Tesla and Tracton drawing up plans for battery vehicles

Electric car pioneer Tesla is making optimistic noises in this regard and placing all its faith in electricity for long-distance haulage too. After repeated delays, the Semi electric HGV should start rolling off the assembly line in 2023 and offer a range of over 1,000 kilometres. Traton, VW’s commercial vehicle subsidiary, has in the meantime moved virtually all its eggs into the battery basket. The decisive argument of Traton boss Matthias Gründler is based on the higher efficiency and lower operating costs of an electric lorry when compared to a diesel or a fuel cell truck, both which come ever more strongly to the fore, the longer the distances involved. This is because, whereas the electricity from the battery flows directly to the electric drive system, green hydrogen first has to be produced with the aid of renewable electricity and then converted back into electricity in a fuel cell. “For this reason, a fuel cell vehicle needs about two-and-a-half times as much primary energy for the same distance travelled as a purely battery-powered vehicle,” explains TÜV NORD expert Manuel Hagemann. What this means, of course, depending on the infrastructure in question, is higher refilling costs per kilometre – even if green hydrogen should end up being produced in large quantities in the future.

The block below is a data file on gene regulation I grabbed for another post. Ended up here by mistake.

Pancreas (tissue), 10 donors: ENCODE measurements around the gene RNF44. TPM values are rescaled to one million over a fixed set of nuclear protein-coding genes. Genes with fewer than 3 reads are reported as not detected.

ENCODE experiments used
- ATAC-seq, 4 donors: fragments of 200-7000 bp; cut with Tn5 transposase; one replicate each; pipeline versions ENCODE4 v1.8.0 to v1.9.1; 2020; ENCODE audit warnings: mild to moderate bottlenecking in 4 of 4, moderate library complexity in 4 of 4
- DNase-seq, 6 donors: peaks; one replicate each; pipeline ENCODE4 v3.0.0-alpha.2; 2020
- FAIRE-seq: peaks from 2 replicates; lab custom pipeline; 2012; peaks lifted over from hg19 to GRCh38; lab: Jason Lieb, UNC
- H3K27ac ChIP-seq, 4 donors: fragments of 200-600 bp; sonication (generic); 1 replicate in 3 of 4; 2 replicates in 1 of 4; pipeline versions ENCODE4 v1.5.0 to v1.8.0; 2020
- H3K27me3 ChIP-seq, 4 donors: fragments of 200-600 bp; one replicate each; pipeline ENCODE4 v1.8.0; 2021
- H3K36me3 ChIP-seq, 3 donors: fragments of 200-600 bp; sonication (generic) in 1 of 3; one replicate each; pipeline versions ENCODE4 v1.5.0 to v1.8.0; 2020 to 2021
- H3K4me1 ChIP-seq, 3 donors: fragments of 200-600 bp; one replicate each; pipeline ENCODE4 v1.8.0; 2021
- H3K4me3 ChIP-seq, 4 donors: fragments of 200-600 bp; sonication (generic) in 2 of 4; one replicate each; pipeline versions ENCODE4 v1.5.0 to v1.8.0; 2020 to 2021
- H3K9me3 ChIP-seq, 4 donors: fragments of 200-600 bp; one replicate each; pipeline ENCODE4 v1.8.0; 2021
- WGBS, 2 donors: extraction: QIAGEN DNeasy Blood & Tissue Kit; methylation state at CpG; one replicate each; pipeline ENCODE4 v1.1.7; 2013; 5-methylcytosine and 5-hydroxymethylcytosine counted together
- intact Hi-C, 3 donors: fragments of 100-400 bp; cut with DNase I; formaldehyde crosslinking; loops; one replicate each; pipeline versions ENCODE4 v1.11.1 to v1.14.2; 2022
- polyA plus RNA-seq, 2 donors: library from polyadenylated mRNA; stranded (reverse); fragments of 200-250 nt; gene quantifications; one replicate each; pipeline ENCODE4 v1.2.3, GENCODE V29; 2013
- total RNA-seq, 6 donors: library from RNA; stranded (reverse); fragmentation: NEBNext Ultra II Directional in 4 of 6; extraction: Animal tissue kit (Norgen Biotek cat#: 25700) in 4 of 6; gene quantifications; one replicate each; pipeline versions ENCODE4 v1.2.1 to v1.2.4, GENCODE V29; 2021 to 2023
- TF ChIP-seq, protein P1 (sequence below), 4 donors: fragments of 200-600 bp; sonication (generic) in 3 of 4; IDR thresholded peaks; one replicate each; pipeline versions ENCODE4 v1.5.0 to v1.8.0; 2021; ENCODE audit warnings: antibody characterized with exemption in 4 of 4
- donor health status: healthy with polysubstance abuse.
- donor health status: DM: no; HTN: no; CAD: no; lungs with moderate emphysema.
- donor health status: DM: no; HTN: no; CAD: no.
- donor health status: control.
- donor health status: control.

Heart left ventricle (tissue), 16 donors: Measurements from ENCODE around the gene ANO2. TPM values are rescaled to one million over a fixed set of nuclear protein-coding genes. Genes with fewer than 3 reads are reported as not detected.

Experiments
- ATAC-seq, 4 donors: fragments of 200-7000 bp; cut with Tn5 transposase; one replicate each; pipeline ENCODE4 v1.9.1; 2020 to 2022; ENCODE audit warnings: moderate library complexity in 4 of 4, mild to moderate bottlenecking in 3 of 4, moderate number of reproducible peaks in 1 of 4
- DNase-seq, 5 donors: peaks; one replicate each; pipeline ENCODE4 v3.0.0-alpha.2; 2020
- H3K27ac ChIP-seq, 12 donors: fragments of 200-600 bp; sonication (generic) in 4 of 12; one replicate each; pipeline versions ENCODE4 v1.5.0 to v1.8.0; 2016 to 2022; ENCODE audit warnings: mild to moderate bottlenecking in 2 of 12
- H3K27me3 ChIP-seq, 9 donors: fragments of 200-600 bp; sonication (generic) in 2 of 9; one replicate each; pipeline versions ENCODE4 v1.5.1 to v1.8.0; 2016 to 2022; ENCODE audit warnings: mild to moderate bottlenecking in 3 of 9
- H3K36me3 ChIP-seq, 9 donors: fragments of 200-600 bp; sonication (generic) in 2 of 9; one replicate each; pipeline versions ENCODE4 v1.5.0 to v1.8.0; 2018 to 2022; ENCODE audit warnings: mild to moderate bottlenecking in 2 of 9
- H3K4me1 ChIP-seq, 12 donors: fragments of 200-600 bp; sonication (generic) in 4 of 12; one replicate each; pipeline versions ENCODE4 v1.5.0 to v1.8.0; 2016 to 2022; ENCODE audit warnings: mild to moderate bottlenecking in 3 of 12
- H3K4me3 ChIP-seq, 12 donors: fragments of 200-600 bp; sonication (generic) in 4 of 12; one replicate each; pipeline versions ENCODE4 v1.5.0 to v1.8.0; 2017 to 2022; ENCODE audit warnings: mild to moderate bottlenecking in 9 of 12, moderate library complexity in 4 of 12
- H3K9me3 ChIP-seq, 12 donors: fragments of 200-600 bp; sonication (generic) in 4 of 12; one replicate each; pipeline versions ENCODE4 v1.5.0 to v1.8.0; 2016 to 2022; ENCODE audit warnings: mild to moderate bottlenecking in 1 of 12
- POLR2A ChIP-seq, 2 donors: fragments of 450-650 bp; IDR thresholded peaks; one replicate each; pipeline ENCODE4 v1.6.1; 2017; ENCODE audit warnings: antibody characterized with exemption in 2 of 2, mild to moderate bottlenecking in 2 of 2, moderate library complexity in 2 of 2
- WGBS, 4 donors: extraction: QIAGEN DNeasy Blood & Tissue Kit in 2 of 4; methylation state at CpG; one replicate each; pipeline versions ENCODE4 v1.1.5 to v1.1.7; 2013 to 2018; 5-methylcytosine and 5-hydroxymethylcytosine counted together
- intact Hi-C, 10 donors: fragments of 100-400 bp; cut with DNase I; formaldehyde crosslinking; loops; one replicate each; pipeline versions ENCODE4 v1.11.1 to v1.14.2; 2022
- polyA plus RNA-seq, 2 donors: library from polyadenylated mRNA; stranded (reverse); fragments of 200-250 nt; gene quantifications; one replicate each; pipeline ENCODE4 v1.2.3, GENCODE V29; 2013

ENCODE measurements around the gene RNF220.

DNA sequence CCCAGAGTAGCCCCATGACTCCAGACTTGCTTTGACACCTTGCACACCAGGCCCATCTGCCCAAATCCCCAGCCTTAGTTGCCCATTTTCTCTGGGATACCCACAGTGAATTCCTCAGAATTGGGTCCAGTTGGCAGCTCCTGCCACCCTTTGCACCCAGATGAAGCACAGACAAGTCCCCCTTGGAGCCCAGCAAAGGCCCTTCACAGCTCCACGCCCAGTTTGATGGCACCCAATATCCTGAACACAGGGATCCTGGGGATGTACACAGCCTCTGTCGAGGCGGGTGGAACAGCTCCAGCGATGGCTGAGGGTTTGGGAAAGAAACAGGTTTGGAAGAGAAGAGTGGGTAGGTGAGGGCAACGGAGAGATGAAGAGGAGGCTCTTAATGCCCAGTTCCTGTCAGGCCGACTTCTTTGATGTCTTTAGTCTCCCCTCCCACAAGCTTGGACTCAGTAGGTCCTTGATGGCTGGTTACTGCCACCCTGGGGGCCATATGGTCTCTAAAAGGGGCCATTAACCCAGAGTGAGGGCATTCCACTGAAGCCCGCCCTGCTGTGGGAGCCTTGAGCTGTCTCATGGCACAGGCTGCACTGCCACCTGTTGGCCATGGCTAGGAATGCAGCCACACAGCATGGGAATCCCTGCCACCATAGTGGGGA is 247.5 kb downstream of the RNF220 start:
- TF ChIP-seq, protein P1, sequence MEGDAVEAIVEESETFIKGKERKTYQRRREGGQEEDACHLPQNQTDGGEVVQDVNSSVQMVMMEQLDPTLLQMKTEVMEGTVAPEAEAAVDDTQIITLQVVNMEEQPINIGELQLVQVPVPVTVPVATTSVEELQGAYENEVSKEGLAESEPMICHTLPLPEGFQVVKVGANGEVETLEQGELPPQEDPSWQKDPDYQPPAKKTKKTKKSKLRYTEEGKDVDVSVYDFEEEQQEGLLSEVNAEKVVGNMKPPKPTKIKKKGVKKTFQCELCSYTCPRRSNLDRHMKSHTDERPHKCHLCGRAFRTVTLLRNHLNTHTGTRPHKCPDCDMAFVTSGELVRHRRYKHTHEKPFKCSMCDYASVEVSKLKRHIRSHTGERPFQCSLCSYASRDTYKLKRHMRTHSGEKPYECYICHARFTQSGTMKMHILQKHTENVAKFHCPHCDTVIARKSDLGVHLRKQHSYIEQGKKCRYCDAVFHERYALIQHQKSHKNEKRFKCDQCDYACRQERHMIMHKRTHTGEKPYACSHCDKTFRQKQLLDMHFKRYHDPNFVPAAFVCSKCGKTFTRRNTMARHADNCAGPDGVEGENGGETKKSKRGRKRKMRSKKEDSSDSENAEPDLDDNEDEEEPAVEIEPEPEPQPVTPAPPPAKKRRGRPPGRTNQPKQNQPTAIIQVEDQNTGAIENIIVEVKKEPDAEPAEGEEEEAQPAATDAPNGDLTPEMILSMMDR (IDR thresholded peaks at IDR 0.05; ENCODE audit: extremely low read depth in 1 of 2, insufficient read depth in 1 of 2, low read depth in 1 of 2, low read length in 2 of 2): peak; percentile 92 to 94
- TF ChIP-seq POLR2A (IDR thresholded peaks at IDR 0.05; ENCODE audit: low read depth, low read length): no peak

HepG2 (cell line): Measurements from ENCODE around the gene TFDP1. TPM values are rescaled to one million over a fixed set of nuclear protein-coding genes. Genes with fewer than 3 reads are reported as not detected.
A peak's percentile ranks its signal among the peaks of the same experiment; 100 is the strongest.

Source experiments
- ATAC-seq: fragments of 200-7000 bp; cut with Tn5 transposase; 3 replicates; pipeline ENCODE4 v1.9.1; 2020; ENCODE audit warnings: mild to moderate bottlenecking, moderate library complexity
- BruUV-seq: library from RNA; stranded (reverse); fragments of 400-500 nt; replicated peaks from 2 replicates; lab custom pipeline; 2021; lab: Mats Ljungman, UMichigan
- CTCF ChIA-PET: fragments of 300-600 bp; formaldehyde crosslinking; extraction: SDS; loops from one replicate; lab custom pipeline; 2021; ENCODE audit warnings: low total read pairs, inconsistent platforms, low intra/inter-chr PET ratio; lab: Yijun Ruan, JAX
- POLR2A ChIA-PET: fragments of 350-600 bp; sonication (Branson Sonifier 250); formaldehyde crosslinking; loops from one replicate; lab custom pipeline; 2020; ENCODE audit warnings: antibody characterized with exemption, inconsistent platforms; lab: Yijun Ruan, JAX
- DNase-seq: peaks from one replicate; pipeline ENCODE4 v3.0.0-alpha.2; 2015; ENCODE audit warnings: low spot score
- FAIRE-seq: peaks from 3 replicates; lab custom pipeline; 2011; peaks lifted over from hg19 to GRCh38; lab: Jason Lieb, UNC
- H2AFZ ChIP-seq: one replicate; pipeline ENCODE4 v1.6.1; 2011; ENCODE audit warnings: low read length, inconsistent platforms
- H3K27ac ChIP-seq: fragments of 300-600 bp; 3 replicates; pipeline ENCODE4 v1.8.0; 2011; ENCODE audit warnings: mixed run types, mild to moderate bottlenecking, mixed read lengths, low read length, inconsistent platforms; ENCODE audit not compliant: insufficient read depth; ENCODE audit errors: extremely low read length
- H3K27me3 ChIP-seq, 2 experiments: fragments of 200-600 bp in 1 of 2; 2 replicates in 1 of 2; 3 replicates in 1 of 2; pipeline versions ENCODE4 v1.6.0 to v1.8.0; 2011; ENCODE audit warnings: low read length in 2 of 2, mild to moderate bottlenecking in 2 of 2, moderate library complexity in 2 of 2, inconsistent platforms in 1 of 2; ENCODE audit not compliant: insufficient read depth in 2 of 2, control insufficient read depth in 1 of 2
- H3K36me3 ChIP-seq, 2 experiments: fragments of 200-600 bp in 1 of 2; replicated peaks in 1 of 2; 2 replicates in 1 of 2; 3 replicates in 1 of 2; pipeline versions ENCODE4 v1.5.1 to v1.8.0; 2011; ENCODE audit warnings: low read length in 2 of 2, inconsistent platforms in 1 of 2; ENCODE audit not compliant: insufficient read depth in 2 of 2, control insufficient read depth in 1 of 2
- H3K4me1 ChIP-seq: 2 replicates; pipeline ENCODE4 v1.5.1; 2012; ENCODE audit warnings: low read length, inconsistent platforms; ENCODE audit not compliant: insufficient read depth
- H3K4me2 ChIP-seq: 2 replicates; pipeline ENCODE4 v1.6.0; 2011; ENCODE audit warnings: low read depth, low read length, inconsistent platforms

Traton subsidiary MAN intends to start series production of electric HGVs in 2024. With an initial range of 500 kilometres, these electric trucks should in the future be able to manage 700 to 1,000 kilometres on a single charge. Traton boss Matthias Gründler is convinced that, in terms of the overall costs, an electric HGV in Europe might be able to overtake its diesel counterpart by as early as the middle of this decade. This would, however, require a comprehensive nationwide fast-charging infrastructure, which would allow the traction batteries of the electric trucks to be charged up within the statutory rest period of 45 minutes per 4.5 hours driving time.

Improving charging

At the moment, improvements in charging exist only on paper. It is true that the fast-charging grid for electric vehicles has become significantly denser in recent years. “But standard charging stations are designed for cars. Lorries are generally simply too big to fit into the parking bays,” TÜV NORD expert Hagemann finds. It’s for this reason that Traton, Volvo and Daimler Trucks all want to build up a public network with 1,700 charging points for lorries and intercity coaches. The manufacturers see their initiative as a first step. It’s now up to the policymakers to kick-start the development of a comprehensive charging network in the EU.